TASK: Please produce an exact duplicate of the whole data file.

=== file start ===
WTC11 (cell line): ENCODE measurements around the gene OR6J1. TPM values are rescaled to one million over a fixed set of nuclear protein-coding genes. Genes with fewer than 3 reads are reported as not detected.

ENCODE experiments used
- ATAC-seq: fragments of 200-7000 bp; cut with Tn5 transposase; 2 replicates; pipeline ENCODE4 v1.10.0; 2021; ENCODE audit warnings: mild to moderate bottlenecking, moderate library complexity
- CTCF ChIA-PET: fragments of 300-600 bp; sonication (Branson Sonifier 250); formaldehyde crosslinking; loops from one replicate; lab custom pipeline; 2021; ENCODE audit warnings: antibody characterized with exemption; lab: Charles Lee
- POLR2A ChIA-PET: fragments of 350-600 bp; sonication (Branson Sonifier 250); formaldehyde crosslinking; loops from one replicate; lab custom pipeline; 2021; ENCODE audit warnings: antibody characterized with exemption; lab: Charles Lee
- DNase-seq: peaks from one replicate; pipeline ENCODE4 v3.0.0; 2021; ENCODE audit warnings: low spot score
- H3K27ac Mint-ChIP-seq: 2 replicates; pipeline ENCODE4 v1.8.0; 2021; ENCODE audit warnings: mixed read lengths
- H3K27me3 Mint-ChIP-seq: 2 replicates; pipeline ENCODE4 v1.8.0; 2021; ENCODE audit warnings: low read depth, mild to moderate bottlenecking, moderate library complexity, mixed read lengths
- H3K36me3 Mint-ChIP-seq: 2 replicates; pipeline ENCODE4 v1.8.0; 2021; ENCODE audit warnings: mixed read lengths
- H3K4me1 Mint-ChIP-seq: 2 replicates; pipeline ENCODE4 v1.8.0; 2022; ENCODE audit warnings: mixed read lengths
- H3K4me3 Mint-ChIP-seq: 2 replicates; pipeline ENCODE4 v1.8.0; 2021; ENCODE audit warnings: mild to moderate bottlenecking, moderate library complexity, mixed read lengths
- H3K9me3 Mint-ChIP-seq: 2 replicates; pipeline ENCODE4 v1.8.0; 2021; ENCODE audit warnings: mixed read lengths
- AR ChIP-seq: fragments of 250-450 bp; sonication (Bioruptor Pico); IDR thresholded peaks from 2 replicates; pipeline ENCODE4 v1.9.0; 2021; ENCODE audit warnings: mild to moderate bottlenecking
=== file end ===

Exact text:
WTC11 (cell line): ENCODE measurements around the gene OR6J1. TPM values are rescaled to one million over a fixed set of nuclear protein-coding genes. Genes with fewer than 3 reads are reported as not detected.

ENCODE experiments used
- ATAC-seq: fragments of 200-7000 bp; cut with Tn5 transposase; 2 replicates; pipeline ENCODE4 v1.10.0; 2021; ENCODE audit warnings: mild to moderate bottlenecking, moderate library complexity
- CTCF ChIA-PET: fragments of 300-600 bp; sonication (Branson Sonifier 250); formaldehyde crosslinking; loops from one replicate; lab custom pipeline; 2021; ENCODE audit warnings: antibody characterized with exemption; lab: Charles Lee
- POLR2A ChIA-PET: fragments of 350-600 bp; sonication (Branson Sonifier 250); formaldehyde crosslinking; loops from one replicate; lab custom pipeline; 2021; ENCODE audit warnings: antibody characterized with exemption; lab: Charles Lee
- DNase-seq: peaks from one replicate; pipeline ENCODE4 v3.0.0; 2021; ENCODE audit warnings: low spot score
- H3K27ac Mint-ChIP-seq: 2 replicates; pipeline ENCODE4 v1.8.0; 2021; ENCODE audit warnings: mixed read lengths
- H3K27me3 Mint-ChIP-seq: 2 replicates; pipeline ENCODE4 v1.8.0; 2021; ENCODE audit warnings: low read depth, mild to moderate bottlenecking, moderate library complexity, mixed read lengths
- H3K36me3 Mint-ChIP-seq: 2 replicates; pipeline ENCODE4 v1.8.0; 2021; ENCODE audit warnings: mixed read lengths
- H3K4me1 Mint-ChIP-seq: 2 replicates; pipeline ENCODE4 v1.8.0; 2022; ENCODE audit warnings: mixed read lengths
- H3K4me3 Mint-ChIP-seq: 2 replicates; pipeline ENCODE4 v1.8.0; 2021; ENCODE audit warnings: mild to moderate bottlenecking, moderate library complexity, mixed read lengths
- H3K9me3 Mint-ChIP-seq: 2 replicates; pipeline ENCODE4 v1.8.0; 2021; ENCODE audit warnings: mixed read lengths
- AR ChIP-seq: fragments of 250-450 bp; sonication (Bioruptor Pico); IDR thresholded peaks from 2 replicates; pipeline ENCODE4 v1.9.0; 2021; ENCODE audit warnings: mild to moderate bottlenecking